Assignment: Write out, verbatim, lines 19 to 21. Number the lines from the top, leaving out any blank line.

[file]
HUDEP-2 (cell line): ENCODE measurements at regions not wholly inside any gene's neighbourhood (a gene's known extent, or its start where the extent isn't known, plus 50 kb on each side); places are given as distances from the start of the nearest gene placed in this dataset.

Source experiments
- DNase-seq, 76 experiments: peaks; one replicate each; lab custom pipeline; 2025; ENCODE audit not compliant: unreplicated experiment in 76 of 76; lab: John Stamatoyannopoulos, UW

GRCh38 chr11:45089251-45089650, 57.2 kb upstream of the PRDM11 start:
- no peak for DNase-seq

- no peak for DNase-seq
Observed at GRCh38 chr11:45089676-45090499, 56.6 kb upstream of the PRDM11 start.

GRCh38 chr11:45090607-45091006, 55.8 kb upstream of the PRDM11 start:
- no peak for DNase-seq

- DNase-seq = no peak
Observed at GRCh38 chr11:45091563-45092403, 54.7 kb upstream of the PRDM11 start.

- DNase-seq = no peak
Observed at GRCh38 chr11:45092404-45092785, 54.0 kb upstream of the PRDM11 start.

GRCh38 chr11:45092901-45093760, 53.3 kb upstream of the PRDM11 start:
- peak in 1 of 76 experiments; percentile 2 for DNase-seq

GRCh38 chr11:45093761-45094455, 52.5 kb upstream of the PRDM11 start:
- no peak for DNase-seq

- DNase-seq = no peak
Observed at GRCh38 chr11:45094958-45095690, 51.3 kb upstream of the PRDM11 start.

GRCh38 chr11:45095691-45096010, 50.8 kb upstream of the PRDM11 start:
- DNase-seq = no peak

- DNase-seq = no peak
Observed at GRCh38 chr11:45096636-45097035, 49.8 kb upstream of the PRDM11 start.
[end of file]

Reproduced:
Observed at GRCh38 chr11:45094958-45095690, 51.3 kb upstream of the PRDM11 start.

GRCh38 chr11:45095691-45096010, 50.8 kb upstream of the PRDM11 start:
- DNase-seq = no peak